Life insurance is filled with many terminologies which are very simple and easy for those in the profession to understand but poses a challenge for the layman policyholder. Compiled below is a list of common life insurance terminologies with their simple interpretations.
- Policy Owner/Policyholder – Policyholder is the person/entity who proposes the policy. The policyholder is the owner of the policy. He is responsible to pay the premiums and all benefits (maturity, survival, surrender) are payable to him only. The insurance company communicates with the policyholder only. The policyholder alone can request for any changes/modifications to the policy. The policyholder appoints the nominee. The policyholder may or may not be the life insured.
- Life Insured – He is the person whose life is insured/covered under the life insurance policy. The life insured is the person whose untimely death can cause financial loss to the family i.e in most policies the life insured is the breadwinner of the family. The life insured and the policyholder can be the same or different persons. For eg: Ajay is the policyholder and life insured under a term life insurance policy. Ajay also has an endowment plan where he is the policyholder and his son Sai is the life insured. An important point to note is that even though the policy covers the life insured’s life, the insurance company would proceed with any changes to the policy only on the basis of the policyholder’s instructions (applicable for policies where policy owner and life insured are different).
- Nominee/Beneficiary – The nominee’s role is to receive the death benefit in case the life insured dies during the policy tenure. If the life insured survives the policy tenure, the maturity proceeds are payable to the policyholder and not the nominee. The nominee cannot request for any changes/modifications to the policy. The policyholder can change the nominee anytime during the policy tenure. One can appoint more than one nominee. The nominee can also be a minor in which case an appointee may need to be appointed to receive the death benefit on behalf of the nominee should the life insured pass away during the minority of the nominee.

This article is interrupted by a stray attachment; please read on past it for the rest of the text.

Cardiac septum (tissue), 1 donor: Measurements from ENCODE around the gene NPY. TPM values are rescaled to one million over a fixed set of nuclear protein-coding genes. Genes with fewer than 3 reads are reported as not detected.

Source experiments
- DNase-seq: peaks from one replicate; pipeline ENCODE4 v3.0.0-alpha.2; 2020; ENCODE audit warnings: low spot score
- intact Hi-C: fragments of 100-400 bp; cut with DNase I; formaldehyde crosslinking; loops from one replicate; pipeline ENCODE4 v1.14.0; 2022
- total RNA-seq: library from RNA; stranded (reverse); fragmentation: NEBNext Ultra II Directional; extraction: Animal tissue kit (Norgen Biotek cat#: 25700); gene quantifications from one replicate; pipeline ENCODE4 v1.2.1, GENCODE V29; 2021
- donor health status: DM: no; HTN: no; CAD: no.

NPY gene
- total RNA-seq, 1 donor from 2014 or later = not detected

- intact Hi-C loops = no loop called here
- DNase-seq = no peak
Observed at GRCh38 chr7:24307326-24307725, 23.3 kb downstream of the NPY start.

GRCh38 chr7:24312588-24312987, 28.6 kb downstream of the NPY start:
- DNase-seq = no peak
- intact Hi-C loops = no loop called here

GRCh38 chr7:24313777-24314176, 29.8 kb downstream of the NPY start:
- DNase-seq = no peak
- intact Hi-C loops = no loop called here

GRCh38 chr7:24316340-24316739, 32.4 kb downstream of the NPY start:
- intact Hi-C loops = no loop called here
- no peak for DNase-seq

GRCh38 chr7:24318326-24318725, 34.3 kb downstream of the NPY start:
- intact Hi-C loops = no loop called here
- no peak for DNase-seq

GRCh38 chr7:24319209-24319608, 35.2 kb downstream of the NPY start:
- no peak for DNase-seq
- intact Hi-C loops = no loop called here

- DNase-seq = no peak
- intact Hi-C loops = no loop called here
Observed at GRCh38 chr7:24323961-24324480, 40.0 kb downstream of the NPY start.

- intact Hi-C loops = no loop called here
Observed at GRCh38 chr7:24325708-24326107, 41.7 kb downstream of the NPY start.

An important point to note is that nomination is possible only in policies where policyholder and life insured are one and the same. In case policyholder and life insured are different, a nomination is not permitted as the policyholder is there to receive the death benefit in case of death of the life insured during the policy tenure.
Also Read: - Which Deaths Are Not Covered by Term Insurance Policy
- Premium – Premium is the amount paid by the policyholder to the insurance company to enjoy the policy benefits and to keep the policy active. The premium amount for a policy is arrived at on the basis of age, gender, personal habits, medical history, occupation, hobbies, coverage amount, etc of the life insured. The premium is payable on the due date or within the grace period failing which the policy lapses.
- Premium Mode – This is the frequency in which premium is payable. Life insurers offer annual, semi-annual, quarterly and monthly modes of premium payment. Monthly modes are generally offered only under electronic clearing system (ECS) or other auto-debit facilities.
- Due Date – The date on which the premium is payable by the policyholder.
- Grace Period – The number of days given after the due date to pay the premium. The grace period is usually 30 days from the due date. However, for more frequent modes life Monthly it is usually 15 days. During the grace period, life insurance coverage is active or in force i.e in case the life insured dies during the grace period, the death benefit is payable minus the unpaid premium. If the premium is not paid by the end of the grace period, the policy lapses and insurance coverage ceases.
- Payment Term – While buying a policy, you can choose a premium payment term as per your choice. The various premium payment terms that you can choose from are, are as follows:
- Single Pay – At the inception of the policy you need to pay a lumpsum amount for the entire tenure of the policy.
- Short Pay – The payment tenure is less than the policy tenure. You need to pay only for a limited number of years. For eg: a premium payment tenure of 5 years with a policy tenure of 15 years.
- Regular Pay – In this the payment tenure is equal to the policy tenure. For eg: A policy with payment and policy tenure as 20 years. The premium payment has to be made for the entire tenure of the policy.
- Accidental death and dismemberment rider
- Total and permanent disability rider
- Critical Illness rider
- Waiver of premium rider
- Term rider
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